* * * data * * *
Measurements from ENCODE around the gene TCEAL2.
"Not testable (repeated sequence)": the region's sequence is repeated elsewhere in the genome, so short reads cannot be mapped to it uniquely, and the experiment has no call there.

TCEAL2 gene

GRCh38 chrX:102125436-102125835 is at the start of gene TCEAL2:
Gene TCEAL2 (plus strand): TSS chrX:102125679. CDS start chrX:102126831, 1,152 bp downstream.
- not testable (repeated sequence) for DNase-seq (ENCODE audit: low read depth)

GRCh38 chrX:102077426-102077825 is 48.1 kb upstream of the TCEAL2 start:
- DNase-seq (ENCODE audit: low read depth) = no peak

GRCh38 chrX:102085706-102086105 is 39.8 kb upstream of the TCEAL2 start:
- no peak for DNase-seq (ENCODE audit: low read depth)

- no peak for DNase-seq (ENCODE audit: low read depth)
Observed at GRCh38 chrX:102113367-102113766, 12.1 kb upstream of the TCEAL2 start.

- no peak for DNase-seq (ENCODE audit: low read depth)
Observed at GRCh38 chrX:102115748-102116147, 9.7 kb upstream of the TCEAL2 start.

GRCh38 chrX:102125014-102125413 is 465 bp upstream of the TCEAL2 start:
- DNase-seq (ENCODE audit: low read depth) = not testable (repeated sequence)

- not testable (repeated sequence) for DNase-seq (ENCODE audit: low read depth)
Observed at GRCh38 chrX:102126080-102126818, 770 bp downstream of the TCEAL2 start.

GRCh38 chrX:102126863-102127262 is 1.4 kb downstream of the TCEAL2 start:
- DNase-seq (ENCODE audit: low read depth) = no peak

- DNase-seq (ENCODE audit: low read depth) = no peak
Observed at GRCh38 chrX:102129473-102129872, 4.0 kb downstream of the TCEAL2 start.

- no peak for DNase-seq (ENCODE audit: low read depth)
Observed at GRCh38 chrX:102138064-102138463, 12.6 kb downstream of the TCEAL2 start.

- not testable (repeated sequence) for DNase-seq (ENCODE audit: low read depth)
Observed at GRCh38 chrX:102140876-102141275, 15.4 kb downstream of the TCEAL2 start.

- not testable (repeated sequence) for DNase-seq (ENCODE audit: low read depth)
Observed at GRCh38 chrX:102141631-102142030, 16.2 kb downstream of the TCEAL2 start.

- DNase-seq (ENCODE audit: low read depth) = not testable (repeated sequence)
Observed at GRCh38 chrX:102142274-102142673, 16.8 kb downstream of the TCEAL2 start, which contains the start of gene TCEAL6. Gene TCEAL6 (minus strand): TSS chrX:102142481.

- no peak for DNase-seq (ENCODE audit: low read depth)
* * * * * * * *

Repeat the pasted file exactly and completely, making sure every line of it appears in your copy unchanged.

Measurements from ENCODE around the gene TCEAL2.
"Not testable (repeated sequence)": the region's sequence is repeated elsewhere in the genome, so short reads cannot be mapped to it uniquely, and the experiment has no call there.

TCEAL2 gene

GRCh38 chrX:102125436-102125835 is at the start of gene TCEAL2:
Gene TCEAL2 (plus strand): TSS chrX:102125679. CDS start chrX:102126831, 1,152 bp downstream.
- not testable (repeated sequence) for DNase-seq (ENCODE audit: low read depth)

GRCh38 chrX:102077426-102077825 is 48.1 kb upstream of the TCEAL2 start:
- DNase-seq (ENCODE audit: low read depth) = no peak

GRCh38 chrX:102085706-102086105 is 39.8 kb upstream of the TCEAL2 start:
- no peak for DNase-seq (ENCODE audit: low read depth)

- no peak for DNase-seq (ENCODE audit: low read depth)
Observed at GRCh38 chrX:102113367-102113766, 12.1 kb upstream of the TCEAL2 start.

- no peak for DNase-seq (ENCODE audit: low read depth)
Observed at GRCh38 chrX:102115748-102116147, 9.7 kb upstream of the TCEAL2 start.

GRCh38 chrX:102125014-102125413 is 465 bp upstream of the TCEAL2 start:
- DNase-seq (ENCODE audit: low read depth) = not testable (repeated sequence)

- not testable (repeated sequence) for DNase-seq (ENCODE audit: low read depth)
Observed at GRCh38 chrX:102126080-102126818, 770 bp downstream of the TCEAL2 start.

GRCh38 chrX:102126863-102127262 is 1.4 kb downstream of the TCEAL2 start:
- DNase-seq (ENCODE audit: low read depth) = no peak

- DNase-seq (ENCODE audit: low read depth) = no peak
Observed at GRCh38 chrX:102129473-102129872, 4.0 kb downstream of the TCEAL2 start.

- no peak for DNase-seq (ENCODE audit: low read depth)
Observed at GRCh38 chrX:102138064-102138463, 12.6 kb downstream of the TCEAL2 start.

- not testable (repeated sequence) for DNase-seq (ENCODE audit: low read depth)
Observed at GRCh38 chrX:102140876-102141275, 15.4 kb downstream of the TCEAL2 start.

- not testable (repeated sequence) for DNase-seq (ENCODE audit: low read depth)
Observed at GRCh38 chrX:102141631-102142030, 16.2 kb downstream of the TCEAL2 start.

- DNase-seq (ENCODE audit: low read depth) = not testable (repeated sequence)
Observed at GRCh38 chrX:102142274-102142673, 16.8 kb downstream of the TCEAL2 start, which contains the start of gene TCEAL6. Gene TCEAL6 (minus strand): TSS chrX:102142481.

- no peak for DNase-seq (ENCODE audit: low read depth)